Free School Selection Program
- Enacted 2018
- Launched 2019
This is Puerto Rico’s first school choice program. The Free School Selection Program allows students who have been enrolled in either traditional public or charter schools for at least two years to use vouchers to attend the private or public school of their choice. Gifted students may also use the program to take courses at local universities. Learn more about Puerto Rico’s school voucher program on this page, including student eligibility, funding, regulations and more.
We do not administer this program.
Participating Students (Spring 2021)
Participating Schools (2019–20)
of Students Eligible Territory-wide
Average Voucher Value (2020–21 projected)
Average Voucher Value as a Percentage of Territory’s Public School Per-student Spending
Participation in the Puerto Rico Free School Selection Program
The maximum amount for private school vouchers is set at 70 percent of the island’s baseline per-pupil funding amount. Puerto Rico Department of Education has the ability to set specific funding amounts depending on a student’s status. No more than 3 percent of the program’s funding may be used for administrative purposes.
Students in grades 2–12 who have been enrolled in a public district or charter school for at least two years and are enrolled in a public school the semester immediately before applying are eligible for vouchers. The department of education prioritizes vouchers for low-income families (defined as qualifying for the federal free and reduced-price lunch program, or earning $48,470 for a family of four in 2020–21), students with severe disabilities, gifted students, students who have been adopted or are in shelters or foster homes, and victims of bullying or sexual harassment. When determining students to accept, the department of education uses a lottery weighted by these priorities.
The program’s total enrollment is capped at 1 percent of Puerto Rico’s total student population in 2020–21, which is about 3,000 students. The secretary of education has the discretion to lower the rate prior to a given school year, though.
EdChoice Expert Feedback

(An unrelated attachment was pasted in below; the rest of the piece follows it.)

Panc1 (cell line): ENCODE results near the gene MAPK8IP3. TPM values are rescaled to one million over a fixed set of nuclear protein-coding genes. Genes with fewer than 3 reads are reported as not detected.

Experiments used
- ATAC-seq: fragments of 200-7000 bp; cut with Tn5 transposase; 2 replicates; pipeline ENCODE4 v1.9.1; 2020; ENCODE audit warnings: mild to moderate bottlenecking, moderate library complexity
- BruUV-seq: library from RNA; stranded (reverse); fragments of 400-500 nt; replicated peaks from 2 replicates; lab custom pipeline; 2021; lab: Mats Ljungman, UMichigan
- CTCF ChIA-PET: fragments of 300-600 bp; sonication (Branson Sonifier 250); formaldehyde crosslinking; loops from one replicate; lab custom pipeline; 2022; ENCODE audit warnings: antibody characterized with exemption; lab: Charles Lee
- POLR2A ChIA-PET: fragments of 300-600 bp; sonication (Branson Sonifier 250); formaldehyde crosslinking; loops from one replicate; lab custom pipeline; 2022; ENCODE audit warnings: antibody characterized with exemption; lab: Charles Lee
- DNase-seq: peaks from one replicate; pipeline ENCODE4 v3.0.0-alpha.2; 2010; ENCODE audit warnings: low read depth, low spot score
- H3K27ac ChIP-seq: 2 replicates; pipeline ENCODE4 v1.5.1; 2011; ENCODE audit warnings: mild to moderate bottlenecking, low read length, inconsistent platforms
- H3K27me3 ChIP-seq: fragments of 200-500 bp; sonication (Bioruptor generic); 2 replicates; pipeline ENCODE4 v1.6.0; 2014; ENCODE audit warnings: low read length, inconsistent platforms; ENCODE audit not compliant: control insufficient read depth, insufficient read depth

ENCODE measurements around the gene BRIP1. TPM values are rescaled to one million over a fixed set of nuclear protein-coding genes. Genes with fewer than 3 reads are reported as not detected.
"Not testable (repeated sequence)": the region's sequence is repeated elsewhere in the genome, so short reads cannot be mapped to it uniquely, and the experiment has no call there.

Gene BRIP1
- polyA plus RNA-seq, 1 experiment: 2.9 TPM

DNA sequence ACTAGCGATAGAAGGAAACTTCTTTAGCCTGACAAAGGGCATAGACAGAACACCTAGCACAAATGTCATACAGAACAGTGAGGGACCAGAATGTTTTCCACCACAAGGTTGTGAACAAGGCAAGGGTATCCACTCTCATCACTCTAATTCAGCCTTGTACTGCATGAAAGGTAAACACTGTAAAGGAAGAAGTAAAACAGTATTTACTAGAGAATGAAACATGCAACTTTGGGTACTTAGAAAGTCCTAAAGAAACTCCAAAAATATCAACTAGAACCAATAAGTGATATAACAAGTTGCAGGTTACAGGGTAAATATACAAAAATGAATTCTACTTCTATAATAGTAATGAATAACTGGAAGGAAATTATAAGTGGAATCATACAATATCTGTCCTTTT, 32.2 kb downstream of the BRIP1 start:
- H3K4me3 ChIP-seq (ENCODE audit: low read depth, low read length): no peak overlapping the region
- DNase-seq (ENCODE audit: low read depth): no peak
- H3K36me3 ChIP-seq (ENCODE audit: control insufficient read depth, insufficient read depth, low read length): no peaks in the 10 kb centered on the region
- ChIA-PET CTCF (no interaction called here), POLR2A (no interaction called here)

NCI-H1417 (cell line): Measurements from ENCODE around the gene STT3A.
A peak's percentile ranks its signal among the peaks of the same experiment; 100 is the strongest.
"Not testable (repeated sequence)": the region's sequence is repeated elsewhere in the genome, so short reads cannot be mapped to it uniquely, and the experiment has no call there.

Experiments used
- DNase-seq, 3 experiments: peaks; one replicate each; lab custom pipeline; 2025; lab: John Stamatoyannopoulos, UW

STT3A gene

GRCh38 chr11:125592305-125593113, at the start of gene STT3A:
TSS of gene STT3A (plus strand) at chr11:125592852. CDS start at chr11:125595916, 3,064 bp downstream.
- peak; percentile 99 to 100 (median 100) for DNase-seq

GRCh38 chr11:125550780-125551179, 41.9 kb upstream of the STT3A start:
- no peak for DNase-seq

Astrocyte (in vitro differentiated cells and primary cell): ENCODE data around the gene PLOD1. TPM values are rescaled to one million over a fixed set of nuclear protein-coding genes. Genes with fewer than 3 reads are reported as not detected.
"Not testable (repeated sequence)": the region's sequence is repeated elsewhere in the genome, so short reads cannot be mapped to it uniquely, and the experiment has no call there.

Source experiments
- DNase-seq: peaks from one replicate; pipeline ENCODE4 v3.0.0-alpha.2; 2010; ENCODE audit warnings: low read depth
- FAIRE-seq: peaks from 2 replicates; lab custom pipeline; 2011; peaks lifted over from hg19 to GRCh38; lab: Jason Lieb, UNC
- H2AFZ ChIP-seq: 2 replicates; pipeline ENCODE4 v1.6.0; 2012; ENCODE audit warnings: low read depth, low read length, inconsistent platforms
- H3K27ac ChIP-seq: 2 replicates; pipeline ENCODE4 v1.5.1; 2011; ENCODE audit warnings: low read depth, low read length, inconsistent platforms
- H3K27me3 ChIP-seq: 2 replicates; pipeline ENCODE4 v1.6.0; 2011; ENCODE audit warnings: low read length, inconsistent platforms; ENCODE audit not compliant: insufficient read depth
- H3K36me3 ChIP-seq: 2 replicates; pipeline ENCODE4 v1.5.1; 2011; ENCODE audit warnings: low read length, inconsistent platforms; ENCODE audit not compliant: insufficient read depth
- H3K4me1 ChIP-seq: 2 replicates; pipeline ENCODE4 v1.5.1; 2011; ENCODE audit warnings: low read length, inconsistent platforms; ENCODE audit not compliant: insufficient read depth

Puerto Rico’s Free School Selection voucher program helps hundreds of students access schools that are the right fit for them, but policymakers could do more to expand educational opportunity.
Eligibility for the scholarships is limited to students in grades 2–12 who have attended a public school for at least two years and who are from families earning up to 185 percent of the federal poverty line. Although one of the more restrictive eligibility requirements, due to the island’s high rate of poverty, about 56 percent of Puerto Rico students are eligible for a scholarship. However, the total number of scholarships available is capped at 1 percent of the island’s total K–12 student population.
The average scholarship size is about $2,300, which is only about 37 percent of the average expenditure per student at Puerto Rico’s public schools.
In order to expand access to educational choice, Puerto Rico policymakers should dramatically increase the available vouchers and expand eligibility to all students (prioritizing scholarships based on need). They should also eliminate the requirement that students first attend a district or charter school to be eligible, or at least reduce the two-year minimum to one year. Students should not have to spend longer than necessary in an environment that is not working before gaining access to a voucher to attend a school that is a better fit. The program could also be converted into an education savings account to ensure that all students have access to the education that’s the right fit for them, whether private school or a customized course of education.
Rules and Regulations
- Income Limit: None
- Prior Year Public School Requirement: Yes
- Geographic Limit: Territory-wide
- Enrollment Cap: 1 percent of total student population
- Voucher Cap: 70 percent of per-pupil funding ($4,480 in 2020–21)
- Testing Mandates: None
- Budget Cap: None
- Be accredited by an approved accreditor
- Maintain a committee with a social worker to combat bullying and sexual harassment
- Provide documentation to department of education that voucher students are demonstrating satisfactory academic progress
- Administer a national standardized assessment chosen from those maintained by the department of education if requested by participating families
- Schools and others committing fraud with vouchers are subject to fines and sentencing
On August 9, 2019, the Supreme Court of Puerto Rico ruled that vouchers are constitutional, overturning a lower court decision. Asociación de Maestros v. Departamento de Educación, 2018 TSPR 150 (2018), Case Number: CT-2018-6
The Supreme Court’s decision overturned the adverse ruling of the lower court, which had relied erroneously on Asoc. De Maestros v. Sec. de Educación, 137 D.P.R. 528 (1994), an adverse decision from 1994. The court’s 2019 ruling was a 5-3 decision, with one judged recused. The ruling of the court was brief, simply reversing the lower court ruling and dismissing the complaint that was brought by the American Federation of Teachers (AFT) teachers’ union—the national and local Puerto Rico chapter—against Puerto Rico’s Department of Education. The Justices explained their positions in four concurring opinions and two dissenting opinions. On August 22, the AFT filed a Motion to Reconsider, asking the Puerto Rico Supreme Court to reconsider its ruling; the motion was denied.
Free School Selection Program State Groups
That Support School Choice
We don’t yet know of any Puerto Rico-based organizations that are fighting for educational choice opportunities. If you know of one you’d like to submit to our team, please reach out to us at firstname.lastname@example.org.